The same may be noticed in modern Hebrew poetry. So, for instance, in N. H. Wessely's elegy on the death of Moses Mendelssohn:
"Death! thou hast hewn off the tree, but left its fruit; Not the whole hast thou destroyed, but a small part. The sum of his wisdom is engraved on the tablet, Still is he discussing with his friends letters and science; Not with lips of flesh, dust, and ashes, Not in words and sounds, but in the spirit."
The importance of parallelism as an aid in determining text-critical and lexicographical questions, thus affording the key to the correct interpretation of many passages in the Bible, is evident. From an esthetical point of view the parallelism may be termed the rhythm of nature. Paralleliśm is not an exclusive peculiarity of Hebrew. It is met with not only in Assyrian (A. Jeremias, "Die Babyl.-Assyr. Vorstellung vom Leben nach dem Tode," p. 91, Leipsic, 1878; E. Schrader, in "Jahrbücher für Protestantische Theologie," i. 122) and in Egyptian (Georg Ebers, "Nord und Süd," i. 1; J. H. Breasted, in "The Biblical World," i. 55), but is also characteristic of Finnish song, especially the "Kalevala" (D. Comparetti, "Der Kalevala," Halle, 1892; J. C. Brown, "People of Finland," p. 280, London, 1892). A. Wuttke ("Der Deutsche Volksaberglaube der Gegenwart," p. 157, Berlin, 1869) and Eduard Norden ("Die Antike Kunstprosa," ii. 813, Leipsic, 1898) consider parallelism as the most ancient and the original form of poetry, as "perhaps the most important formal ethnic thought ["formale Völkergedanke"] in existence." But it is best adapted to the genius of the Hebrew language with its wealth of synonymous expressions which enables the poet or the prophet to dwell upon a theme with an almost inexhaustible variety of expression and coloring. The parallelism is so inwrought in the nature of Hebrew poetry that it can not be lost in translation; and to this fact is perhaps due not in a small measure the fact that the poetry of the Old Testament has become the common property of mankind.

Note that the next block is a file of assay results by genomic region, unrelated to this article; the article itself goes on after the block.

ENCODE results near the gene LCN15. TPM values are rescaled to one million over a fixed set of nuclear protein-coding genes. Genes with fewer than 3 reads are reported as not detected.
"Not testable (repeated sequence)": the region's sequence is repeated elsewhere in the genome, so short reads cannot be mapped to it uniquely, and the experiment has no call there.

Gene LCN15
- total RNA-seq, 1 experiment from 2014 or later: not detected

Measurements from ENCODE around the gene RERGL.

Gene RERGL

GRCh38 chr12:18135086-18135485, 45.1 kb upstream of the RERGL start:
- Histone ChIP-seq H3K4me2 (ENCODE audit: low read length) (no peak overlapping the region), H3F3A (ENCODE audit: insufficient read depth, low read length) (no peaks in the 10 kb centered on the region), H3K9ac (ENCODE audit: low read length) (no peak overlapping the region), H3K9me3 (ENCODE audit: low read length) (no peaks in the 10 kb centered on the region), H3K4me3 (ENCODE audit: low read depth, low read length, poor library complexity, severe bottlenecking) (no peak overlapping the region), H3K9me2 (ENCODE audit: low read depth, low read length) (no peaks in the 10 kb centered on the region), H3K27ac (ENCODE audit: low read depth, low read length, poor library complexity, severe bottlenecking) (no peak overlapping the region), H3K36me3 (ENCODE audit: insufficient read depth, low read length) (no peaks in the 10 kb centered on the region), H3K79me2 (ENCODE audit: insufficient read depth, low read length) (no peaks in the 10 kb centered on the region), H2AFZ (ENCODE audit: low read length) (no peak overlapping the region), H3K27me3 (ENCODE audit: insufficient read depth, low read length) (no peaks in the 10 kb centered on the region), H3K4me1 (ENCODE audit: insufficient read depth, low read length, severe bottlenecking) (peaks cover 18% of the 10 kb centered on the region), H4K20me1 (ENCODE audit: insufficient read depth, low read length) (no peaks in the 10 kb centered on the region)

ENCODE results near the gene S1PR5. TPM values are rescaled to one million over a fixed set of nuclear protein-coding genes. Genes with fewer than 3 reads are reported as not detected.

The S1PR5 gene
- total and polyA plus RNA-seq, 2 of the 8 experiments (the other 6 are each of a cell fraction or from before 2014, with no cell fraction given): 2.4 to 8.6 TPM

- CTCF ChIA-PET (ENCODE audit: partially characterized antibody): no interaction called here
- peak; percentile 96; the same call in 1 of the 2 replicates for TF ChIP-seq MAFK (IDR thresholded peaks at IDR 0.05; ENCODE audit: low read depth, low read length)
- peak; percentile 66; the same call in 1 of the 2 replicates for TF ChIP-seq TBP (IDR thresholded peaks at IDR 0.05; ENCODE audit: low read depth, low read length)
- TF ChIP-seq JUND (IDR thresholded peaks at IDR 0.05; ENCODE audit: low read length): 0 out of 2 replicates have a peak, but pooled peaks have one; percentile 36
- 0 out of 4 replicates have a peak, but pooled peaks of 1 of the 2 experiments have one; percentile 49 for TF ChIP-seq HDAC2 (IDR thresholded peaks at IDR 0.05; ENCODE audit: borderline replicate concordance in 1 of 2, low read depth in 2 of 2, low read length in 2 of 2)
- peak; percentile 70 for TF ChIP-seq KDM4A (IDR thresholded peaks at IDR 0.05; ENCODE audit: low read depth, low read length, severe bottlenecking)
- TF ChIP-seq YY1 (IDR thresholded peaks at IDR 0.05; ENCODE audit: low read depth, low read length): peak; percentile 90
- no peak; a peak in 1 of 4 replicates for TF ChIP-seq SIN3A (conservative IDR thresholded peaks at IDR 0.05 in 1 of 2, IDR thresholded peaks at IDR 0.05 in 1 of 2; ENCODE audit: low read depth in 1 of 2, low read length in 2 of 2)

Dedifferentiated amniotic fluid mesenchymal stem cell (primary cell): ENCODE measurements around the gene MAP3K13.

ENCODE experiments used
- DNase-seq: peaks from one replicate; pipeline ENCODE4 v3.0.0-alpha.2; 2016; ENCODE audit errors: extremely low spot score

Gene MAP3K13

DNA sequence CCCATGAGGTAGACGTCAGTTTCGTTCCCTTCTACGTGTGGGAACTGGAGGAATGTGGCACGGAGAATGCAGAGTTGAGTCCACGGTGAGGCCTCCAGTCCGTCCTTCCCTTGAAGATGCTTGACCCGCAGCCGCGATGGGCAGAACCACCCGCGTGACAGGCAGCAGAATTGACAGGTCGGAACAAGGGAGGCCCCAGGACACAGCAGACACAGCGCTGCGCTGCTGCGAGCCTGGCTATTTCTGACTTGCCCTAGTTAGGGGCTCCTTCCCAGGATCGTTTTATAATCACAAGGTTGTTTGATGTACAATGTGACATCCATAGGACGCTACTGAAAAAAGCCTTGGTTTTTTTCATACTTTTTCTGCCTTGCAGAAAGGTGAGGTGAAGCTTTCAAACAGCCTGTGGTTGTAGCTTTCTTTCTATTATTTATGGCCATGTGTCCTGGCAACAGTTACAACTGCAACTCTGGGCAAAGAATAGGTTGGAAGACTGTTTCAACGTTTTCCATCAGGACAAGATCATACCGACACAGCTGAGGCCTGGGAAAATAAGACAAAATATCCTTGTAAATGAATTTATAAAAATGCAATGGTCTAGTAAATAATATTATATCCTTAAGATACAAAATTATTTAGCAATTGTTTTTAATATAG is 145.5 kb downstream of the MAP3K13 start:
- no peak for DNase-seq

- Besides the works cited in the article, Lor. O. Leforn, De Parallelismo Sententiarum, Abo, 1774;
- Gbr. Hern, De Parallelismo Membrorum, Abo, 1812;
- T. P. Kaiser, De Parallelismi in Sancta Hebrœorum Poesi Natura et Generibus, Erlangen, 1839;
- E. du Méril, Essai Philosophique sur le Principe et les Formes de la Versification, pp. 47 et seq., Paris, 1841;
- Ewald, Die Poetischen Bücher des Alten Bundes, i. 57-92, Göttingen, 1835-39;
- Die Dichter des Alten Bundes, 2d ed., pp. 91 et seq., ib. 1866. On the parallelism of strophes: Köster, in Theologische Studien und Kritiken, 1831, pp. 40-114.